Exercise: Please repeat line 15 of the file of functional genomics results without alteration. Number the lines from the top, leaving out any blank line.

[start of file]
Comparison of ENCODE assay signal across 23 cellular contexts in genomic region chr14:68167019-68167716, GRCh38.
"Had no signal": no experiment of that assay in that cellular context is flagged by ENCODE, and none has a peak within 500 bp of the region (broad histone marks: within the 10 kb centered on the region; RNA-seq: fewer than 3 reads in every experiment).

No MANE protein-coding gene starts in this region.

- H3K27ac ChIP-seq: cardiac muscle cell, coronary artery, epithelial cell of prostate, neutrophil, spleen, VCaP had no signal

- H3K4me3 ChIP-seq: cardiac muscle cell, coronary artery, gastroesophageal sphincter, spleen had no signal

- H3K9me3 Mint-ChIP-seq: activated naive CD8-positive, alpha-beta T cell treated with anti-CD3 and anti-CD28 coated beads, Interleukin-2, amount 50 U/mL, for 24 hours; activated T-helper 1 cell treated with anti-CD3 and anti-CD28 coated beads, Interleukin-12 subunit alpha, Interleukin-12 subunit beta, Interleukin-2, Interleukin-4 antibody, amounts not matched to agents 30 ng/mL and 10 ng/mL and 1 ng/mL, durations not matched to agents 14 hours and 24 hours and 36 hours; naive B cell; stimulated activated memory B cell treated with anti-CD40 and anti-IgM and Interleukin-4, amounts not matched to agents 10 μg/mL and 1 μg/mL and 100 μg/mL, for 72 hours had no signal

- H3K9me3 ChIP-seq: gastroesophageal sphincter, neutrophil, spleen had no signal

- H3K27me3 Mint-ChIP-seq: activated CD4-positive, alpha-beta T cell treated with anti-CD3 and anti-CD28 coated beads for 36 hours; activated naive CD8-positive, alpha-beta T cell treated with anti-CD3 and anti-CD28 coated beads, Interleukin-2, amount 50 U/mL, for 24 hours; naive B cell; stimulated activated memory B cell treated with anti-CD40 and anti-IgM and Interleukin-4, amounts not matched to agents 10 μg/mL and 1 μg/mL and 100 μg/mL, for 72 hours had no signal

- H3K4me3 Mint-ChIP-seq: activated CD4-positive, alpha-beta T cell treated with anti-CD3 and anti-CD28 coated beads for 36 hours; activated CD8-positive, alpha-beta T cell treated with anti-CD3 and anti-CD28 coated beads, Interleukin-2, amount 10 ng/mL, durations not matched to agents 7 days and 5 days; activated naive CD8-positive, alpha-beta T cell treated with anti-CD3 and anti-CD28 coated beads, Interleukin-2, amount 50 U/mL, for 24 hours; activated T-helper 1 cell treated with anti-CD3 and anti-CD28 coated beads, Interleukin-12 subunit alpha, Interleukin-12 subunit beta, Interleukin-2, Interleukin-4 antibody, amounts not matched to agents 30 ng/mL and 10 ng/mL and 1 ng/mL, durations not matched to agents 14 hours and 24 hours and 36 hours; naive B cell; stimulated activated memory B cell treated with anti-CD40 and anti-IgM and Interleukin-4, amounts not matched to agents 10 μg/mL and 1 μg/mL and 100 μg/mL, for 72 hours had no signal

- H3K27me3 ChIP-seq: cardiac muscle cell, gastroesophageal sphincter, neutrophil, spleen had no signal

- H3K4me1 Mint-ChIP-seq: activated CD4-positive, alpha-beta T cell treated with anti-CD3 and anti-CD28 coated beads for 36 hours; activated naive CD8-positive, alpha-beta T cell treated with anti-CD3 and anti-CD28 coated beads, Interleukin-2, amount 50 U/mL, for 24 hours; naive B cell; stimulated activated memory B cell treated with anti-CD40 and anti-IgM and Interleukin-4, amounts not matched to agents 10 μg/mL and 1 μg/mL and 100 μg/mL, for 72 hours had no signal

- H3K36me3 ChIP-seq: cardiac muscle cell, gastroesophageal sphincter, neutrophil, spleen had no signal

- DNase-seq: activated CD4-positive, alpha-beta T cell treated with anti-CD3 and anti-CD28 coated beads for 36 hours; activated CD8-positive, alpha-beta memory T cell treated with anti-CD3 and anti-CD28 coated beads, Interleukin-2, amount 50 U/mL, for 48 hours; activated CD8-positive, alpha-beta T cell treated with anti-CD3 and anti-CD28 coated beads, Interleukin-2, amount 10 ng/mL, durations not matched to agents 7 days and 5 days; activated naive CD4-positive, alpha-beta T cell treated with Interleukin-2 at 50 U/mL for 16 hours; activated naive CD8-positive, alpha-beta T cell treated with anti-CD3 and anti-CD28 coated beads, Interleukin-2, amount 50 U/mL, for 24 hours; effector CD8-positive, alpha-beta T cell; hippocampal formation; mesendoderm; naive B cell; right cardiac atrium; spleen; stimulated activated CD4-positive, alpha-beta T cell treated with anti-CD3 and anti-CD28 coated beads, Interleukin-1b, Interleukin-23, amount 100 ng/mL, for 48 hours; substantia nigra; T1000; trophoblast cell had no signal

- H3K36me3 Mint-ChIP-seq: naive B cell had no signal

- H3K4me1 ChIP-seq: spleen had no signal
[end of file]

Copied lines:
- H3K4me1 ChIP-seq: spleen had no signal